Step 1 - Neuro 3

denniskwinn's version from 2015-04-25 16:11


Question Answer
CN Xll lesion (LMN)tongue deviates toward side of lesion (lick your wounds). - - Decussates before medulla and synapse on contralateral hypoglossal nucleus.
CN V motor lesionjaw deviates toward side of lesion. Bilateral cortical input to lateral pterygoid muscle.
CN X lesionuvula deviates away from side of lesion. Weak side collapses and uvula points awav.
CN XI lesionweakness turning head lo contralateral side of lesion (SCM). Shoulder droop) on side of lesion (trapezius)
UMN facial lesion1. lesion of motor cortex or connection between cortex and facial nucleus. 2. Contralateral paralysis of lower face only, since upper face receives bilateral UMN innervation
LMN facial lesion Ipsilateral paralysis of upper and lower face
Bell’s palsy (1. Complete destructoin of the facial nucleus or its branchial efferent fibers (facial nerve proper) 2. Peripheral ipsilateral facial paralysis w/inability to close eye on involved side 3. Can occur idiopathically; gradual recovery in most cases 4. Seen as a complication in AIDS, lyme disease, herpes zoster, sarcoidosis, tumors, diabetes (ALexander graHam Bell with STD)
Kuh kuh kuhtests palate elevation (CNX - vagus)
La La La tests tongue (CNXII)
Mi Mi Mitests lips (CNVII)
Mastication musclesMasseter, Temporalis, Medial pterygoid - close jaw . . Lateral pterygoid open mouth. All are innervated by trigeminal nerve.
Innervation of glossus musclespalatoglossus innervated by vagus, all other innervated by hypoglossal
Muscles with palatall muscles with root palat in their names innervated by vagus nerve (except for tensor veli palatini - mandibular branch of CN V)
Inner ear (1. Series of tubes in temporal bone filled with perilymph - cochlea, vestibule, semicircular canals 2. Tubes within bony labyrinth filled with endolymph. 3. Hair cells are sensory elements in both vestibular and cochlea
PerilymphNa+ rich (similar to ECF)
EndolymphK+ rich (similar to ICF)
Utricle and sacculeHorizontal (U) and vertical (S) - detect linear acceleration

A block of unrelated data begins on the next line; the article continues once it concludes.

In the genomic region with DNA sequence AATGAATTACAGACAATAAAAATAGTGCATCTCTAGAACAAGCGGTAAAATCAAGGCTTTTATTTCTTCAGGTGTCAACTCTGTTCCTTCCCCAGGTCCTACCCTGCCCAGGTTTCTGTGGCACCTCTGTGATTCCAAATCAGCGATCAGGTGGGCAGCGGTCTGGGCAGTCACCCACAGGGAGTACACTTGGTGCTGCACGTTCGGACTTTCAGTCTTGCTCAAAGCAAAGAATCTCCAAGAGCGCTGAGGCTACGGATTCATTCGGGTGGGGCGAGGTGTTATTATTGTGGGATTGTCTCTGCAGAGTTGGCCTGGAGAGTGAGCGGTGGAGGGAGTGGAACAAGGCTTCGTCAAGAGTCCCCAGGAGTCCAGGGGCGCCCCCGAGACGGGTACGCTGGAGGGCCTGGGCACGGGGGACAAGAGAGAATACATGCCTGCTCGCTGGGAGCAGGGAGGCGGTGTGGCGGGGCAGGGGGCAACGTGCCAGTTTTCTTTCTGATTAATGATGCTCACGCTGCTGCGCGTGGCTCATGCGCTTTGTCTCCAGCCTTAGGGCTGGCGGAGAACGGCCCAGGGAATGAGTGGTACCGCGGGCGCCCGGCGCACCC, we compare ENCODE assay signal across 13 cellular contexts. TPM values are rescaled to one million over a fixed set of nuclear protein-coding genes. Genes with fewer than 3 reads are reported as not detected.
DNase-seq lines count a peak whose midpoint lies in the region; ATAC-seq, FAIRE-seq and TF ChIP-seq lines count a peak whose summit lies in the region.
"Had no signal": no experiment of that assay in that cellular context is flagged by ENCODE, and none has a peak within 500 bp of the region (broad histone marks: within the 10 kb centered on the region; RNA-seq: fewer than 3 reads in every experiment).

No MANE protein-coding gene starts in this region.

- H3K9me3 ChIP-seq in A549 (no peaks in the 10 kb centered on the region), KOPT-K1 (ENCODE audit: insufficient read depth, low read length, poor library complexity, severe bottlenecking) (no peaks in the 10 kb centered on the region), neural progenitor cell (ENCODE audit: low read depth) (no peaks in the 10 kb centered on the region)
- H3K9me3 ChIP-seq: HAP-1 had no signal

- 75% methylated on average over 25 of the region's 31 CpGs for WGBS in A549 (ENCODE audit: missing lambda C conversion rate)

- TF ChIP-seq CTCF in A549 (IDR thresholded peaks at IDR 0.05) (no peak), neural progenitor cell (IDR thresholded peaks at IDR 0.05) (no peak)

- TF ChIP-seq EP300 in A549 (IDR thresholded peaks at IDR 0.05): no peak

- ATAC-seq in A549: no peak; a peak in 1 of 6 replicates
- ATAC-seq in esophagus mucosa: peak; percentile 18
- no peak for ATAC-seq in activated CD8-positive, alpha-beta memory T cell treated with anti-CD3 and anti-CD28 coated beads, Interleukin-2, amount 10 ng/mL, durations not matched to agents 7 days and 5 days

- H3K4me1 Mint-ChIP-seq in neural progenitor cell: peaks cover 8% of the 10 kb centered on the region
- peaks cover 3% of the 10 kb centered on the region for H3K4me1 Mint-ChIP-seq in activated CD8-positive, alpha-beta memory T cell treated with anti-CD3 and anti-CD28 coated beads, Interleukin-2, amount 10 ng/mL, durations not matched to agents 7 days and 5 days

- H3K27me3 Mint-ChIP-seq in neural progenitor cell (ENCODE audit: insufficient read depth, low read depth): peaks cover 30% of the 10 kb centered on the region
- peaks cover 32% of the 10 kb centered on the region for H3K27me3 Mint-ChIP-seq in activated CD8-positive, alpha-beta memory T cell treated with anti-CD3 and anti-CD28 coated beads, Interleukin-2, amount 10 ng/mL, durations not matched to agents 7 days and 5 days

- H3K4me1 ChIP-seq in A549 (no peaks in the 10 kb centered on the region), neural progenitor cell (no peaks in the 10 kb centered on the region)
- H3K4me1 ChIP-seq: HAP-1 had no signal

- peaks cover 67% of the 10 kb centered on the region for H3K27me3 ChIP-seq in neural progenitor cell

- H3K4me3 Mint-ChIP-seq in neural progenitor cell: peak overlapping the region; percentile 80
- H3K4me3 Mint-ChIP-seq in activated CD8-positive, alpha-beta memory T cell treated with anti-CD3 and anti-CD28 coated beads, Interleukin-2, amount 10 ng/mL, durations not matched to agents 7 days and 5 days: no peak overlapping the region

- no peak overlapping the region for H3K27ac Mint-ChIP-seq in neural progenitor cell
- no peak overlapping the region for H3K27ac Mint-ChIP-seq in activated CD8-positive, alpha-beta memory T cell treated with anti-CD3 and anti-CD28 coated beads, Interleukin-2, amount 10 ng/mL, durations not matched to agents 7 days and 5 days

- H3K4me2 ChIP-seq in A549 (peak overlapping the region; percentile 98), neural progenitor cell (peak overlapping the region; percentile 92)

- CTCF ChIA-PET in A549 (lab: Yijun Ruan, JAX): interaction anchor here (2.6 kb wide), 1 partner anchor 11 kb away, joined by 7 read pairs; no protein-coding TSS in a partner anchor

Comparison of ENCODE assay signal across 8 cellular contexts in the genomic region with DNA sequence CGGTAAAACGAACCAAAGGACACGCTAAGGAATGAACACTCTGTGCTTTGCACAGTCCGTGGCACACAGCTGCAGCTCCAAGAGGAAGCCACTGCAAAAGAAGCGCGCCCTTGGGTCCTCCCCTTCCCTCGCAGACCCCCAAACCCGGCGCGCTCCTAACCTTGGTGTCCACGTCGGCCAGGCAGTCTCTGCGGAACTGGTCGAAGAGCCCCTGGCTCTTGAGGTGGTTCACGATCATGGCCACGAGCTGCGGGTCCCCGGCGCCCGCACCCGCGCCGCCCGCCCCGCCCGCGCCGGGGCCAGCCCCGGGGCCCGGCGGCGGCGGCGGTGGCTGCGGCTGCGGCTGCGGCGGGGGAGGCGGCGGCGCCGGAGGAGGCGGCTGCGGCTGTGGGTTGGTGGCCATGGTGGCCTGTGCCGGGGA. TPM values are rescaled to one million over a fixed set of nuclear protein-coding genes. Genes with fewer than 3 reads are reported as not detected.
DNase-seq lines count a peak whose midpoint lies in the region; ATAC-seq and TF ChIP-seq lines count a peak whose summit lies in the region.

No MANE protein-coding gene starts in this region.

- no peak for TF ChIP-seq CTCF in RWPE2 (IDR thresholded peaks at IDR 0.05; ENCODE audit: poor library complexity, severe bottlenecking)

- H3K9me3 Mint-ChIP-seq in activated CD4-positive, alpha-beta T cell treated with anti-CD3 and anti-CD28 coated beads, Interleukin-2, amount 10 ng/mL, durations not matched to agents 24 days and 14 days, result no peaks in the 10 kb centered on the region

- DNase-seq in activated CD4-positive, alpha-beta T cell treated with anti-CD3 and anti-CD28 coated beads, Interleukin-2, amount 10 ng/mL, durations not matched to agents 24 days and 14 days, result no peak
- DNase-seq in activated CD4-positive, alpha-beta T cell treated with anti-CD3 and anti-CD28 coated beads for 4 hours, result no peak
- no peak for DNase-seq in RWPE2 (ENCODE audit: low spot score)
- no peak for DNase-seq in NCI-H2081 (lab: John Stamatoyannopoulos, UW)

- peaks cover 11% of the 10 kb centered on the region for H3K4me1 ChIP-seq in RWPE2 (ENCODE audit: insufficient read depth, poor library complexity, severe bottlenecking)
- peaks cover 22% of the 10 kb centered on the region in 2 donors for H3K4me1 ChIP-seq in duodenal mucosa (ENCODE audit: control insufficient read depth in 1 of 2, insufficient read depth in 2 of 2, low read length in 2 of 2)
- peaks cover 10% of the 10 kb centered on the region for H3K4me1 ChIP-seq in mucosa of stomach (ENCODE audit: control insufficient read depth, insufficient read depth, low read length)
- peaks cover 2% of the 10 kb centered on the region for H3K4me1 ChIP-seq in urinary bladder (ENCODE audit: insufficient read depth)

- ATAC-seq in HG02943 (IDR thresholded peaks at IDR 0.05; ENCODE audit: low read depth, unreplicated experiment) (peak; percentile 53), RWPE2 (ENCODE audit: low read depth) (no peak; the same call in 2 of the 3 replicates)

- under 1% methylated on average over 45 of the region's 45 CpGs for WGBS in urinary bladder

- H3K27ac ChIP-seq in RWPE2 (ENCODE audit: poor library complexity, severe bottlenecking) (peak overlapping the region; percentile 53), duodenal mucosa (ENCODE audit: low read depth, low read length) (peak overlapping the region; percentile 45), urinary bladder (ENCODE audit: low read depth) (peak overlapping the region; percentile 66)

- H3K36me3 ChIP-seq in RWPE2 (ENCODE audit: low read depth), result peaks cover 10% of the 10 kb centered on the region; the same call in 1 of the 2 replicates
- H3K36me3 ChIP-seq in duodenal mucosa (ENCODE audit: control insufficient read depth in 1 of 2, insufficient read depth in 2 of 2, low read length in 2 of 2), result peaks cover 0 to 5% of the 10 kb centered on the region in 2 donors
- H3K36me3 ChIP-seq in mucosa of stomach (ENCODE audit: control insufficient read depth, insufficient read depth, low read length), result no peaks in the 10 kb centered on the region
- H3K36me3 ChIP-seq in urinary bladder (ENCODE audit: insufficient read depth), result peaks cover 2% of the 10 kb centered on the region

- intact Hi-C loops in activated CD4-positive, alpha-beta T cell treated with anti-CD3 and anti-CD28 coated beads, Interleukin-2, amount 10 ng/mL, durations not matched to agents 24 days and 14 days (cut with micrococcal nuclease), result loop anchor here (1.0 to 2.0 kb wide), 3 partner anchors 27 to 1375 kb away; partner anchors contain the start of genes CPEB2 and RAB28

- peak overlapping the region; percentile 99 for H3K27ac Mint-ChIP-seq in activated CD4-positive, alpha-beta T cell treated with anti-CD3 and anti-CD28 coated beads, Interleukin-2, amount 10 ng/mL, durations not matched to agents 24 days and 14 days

Semicircular canals containampullae - detect angular acceleration
Cochlear membranenarrow and stiff base (for high frequency), wide and flexible apex (for low frequency)
Sound path (1. Enters middle ear 2. Vibrates tympanic membrane and ossicle to the 3. Oval window to the 4. Vibration of basilar membrane bending of hair cell cilia against tectorial membrane to 5. Hair cell bending =hyper or de polarization of CN VIII
Hearing loss in the elderlyhigh frequency first to low frequency
Hearing loss (3) 1. Normal: air(AC) > bone conduction (BC) (Rinne) 2. If BC>AC: conduction deafness in that ear (Weber lateralizes to that ear) 3. If AC>BC (normal) but there is sensorineural loss, weber lateralizes to opposite ear)
RetinitisRetinal necrosis + edema —> atrophic scar.
IritisSystemic inflammation (e.g., Reiter's).
Near vision pathologyCiliary muscle contracts (zonular fibers relax —> lens relaxes —> more convex).
Distant vision pathologyCiliary muscle relaxes (lens flattens).
Pathology in Aging eye Sclerosis and ↓ elasticity cause lens shape to change.
Retinal artery occlusionAcute, painless monocular loss of vision; pale retina and cherry-red macula (has its own blood supply—choroid artery).
Aqueous humor pathwayDRAW PICTURE -
Glaucoma (1. Impaired flow of aqueous humor →↑ intraocular pressure→optic disk atrophy with cupping 2. Open/wide angle - obstructed outflow = painless/silent - Associated with myopia & ↑age, african american race 4. Closed/narrow angle - obstruction of flow b/w iris and cornea → pressure building = painful, ↓ vision, rock hard eye, frontal headache - do not give epinepherine
Cataract1. painless bilateral opacification of lens →↓ in vision
Cataract risk factorsage, smoking, EtOH, sunlight, classic galactosemia, galactokinase deficiency, diabetes (sorbitol), trauma, infection
Papilledema↑ in intracranial pressure → elevated optic disk with blurred margins, bigger blind spot (can be seen in hydrocephalus)
CN III damageeye looks clown and out: ptosis, pupillary dilation, loss of accommodation.
CN IV damagediplopia with a defective, downward gaze (adjust by tilling head toward lesion)
CN VI damagemedially directed eye
Strabismusmisalignments of eyes - many causes
Amblyopiareduction of vision from disuse in critical period. May be secondary to strabismus, deprivation, unequal refractive errors